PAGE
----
E-Thesis 102 views 71 downloads
Development and application of a novel mass spectrometry ionization source for biological chemistry / Rhodri Owen
Swansea University Author: Rhodri Owen
PDF | E-Thesis – open access
Copyright: The author, Rhodri N. Owen, 2022Download (9.46MB)
DOI (Published version): 10.23889/SUthesis.61500
Since its development, electrospray ionization (ESI) for the analysis of thermally labile, polar compounds and particularly biomolecules has been extremely useful. Not all compounds can be easily protonated and electron ionization (EI) is still a widely used ionization method for compounds like hydr...
|Supervisor:||Kelly, Steven L.|
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Since its development, electrospray ionization (ESI) for the analysis of thermally labile, polar compounds and particularly biomolecules has been extremely useful. Not all compounds can be easily protonated and electron ionization (EI) is still a widely used ionization method for compounds like hydrocarbons. However, the low-pressure environment of the EI source requires complex and expensive vacuum systems and inlets. Therefore, a source which can ionises non-polar compounds while operating at atmospheric pressure would be highly advantageous. In this thesis I have undertaken development and characterisation of four prototype atmospheric pressure glow discharge ionization sources for the analysis of compounds not normally amiable to ionization by conventional atmospheric pressure ionization sources. A helium micro-glow discharge source (“Prototype V”) operated using a direct current power supply was studied and its discharge characterised. Its current-voltage relationship increased linearly which is typical of the abnormal glow regime while thermal imaging showed it had a “cold” discharge. Prototype V was successfully interfaced with a Xevo G2-S time-of-ﬂight and a Xevo TQ-S triple quadrupole (Waters Corp, Wilmslow, UK) and used with a range of sample introduction methods, initially a solids probe, but later APCI and ESI probes. These probes enabled prototype V to readily integrate with separation sciences; speciﬁcally liquid chromatography was demonstrated for complex mixture analysis. Prototype V exhibited high analytical sensitivity in the nanogram range in both positive and negative modes and could ionize a wide range of compound chemistries from polar to non-polar. In particular it showed sensitivity to non-polar compounds in negative-ion mode when compared to ESI. This gives the source the potential to operate in conjunction with a range of sample inlets and in combination with other ionization techniques as part of a multimodal platform to analyse the widest range of samples and a step towards a universal source.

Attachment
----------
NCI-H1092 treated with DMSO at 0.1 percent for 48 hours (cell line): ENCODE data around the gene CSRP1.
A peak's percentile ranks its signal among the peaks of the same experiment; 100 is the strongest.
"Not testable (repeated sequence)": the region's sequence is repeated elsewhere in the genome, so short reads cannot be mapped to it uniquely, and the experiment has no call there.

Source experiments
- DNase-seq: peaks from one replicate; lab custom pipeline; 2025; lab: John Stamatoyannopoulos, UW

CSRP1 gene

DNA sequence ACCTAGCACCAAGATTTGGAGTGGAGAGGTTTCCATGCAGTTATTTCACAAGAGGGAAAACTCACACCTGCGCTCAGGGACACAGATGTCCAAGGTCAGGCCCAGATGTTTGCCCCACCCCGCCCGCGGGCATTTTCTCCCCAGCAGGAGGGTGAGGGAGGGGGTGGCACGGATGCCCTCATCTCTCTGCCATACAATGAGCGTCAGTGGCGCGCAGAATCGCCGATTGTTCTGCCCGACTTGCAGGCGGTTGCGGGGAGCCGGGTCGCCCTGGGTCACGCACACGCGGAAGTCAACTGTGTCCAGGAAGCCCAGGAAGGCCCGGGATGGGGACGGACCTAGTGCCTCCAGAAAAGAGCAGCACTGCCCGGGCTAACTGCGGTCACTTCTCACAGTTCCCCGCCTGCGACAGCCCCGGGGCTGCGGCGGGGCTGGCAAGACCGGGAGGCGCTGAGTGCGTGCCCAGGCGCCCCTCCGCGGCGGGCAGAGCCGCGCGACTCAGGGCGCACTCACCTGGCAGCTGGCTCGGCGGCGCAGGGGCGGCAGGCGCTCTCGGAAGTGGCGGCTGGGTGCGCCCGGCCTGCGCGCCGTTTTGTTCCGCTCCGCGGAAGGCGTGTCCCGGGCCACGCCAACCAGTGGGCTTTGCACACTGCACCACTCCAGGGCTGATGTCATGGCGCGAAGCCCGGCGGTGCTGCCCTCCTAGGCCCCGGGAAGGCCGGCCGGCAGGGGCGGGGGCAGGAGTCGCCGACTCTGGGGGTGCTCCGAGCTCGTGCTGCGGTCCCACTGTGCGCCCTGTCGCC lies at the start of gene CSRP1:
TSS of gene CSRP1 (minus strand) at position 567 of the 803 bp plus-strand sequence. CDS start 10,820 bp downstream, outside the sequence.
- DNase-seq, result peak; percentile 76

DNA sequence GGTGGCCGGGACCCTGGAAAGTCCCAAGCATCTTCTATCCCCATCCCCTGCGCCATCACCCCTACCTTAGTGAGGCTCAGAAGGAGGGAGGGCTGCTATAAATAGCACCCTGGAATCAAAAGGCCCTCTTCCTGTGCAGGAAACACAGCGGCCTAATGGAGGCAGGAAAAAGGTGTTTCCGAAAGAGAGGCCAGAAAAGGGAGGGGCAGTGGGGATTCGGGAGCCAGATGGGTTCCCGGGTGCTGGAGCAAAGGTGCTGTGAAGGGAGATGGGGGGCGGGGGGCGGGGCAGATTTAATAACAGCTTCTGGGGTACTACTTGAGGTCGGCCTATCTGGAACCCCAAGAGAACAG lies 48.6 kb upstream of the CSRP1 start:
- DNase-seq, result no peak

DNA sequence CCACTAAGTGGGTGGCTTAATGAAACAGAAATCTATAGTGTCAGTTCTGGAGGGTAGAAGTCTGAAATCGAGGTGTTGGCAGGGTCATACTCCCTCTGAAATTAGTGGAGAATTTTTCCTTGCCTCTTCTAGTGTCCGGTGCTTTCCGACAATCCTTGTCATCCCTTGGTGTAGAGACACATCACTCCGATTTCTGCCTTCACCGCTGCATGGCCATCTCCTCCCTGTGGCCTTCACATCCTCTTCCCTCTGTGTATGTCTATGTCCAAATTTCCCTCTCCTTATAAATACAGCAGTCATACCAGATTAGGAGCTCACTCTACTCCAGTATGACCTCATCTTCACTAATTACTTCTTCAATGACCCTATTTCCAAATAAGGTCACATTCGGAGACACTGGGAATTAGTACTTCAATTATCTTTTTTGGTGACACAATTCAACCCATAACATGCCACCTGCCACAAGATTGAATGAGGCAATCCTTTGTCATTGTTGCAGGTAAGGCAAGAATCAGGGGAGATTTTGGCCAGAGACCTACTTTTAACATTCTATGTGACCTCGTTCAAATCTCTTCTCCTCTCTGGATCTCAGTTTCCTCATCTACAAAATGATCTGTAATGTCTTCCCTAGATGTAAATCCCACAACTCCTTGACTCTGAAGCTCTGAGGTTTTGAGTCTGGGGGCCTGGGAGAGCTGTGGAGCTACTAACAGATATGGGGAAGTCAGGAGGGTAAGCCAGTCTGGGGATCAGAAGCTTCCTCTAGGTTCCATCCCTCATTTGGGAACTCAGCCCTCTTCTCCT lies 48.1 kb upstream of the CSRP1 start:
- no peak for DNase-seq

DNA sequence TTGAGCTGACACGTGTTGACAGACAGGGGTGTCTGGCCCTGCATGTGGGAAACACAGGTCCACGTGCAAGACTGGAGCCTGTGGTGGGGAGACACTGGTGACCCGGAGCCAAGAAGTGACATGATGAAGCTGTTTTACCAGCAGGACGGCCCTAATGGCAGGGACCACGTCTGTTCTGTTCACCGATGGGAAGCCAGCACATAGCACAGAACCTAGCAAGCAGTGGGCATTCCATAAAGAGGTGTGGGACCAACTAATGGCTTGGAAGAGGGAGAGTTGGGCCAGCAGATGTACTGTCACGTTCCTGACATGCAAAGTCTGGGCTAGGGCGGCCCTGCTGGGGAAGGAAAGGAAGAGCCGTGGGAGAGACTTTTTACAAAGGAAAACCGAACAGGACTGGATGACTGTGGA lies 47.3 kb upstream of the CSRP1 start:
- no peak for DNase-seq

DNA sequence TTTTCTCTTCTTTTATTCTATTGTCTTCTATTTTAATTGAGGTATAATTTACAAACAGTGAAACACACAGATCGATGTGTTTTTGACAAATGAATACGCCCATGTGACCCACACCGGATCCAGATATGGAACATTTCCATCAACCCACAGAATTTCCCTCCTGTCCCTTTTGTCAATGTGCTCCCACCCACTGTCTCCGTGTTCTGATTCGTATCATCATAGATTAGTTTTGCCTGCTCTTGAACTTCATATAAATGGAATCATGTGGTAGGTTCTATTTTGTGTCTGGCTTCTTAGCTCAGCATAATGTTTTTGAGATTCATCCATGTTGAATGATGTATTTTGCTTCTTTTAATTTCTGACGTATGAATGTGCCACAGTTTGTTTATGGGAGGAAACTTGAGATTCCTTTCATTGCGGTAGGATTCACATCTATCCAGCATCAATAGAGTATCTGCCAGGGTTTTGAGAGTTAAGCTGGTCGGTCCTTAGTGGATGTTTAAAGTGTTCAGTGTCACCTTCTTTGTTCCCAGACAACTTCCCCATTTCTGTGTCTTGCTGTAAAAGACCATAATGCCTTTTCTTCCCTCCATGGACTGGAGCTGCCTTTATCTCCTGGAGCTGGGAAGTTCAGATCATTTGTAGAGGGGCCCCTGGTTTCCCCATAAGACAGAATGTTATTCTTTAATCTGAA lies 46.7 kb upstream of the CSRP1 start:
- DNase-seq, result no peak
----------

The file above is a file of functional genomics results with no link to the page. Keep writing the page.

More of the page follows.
ORCiD identifier: https://orcid.org/0000-0002-3109-6653
Faculty of Medicine, Health and Life Sciences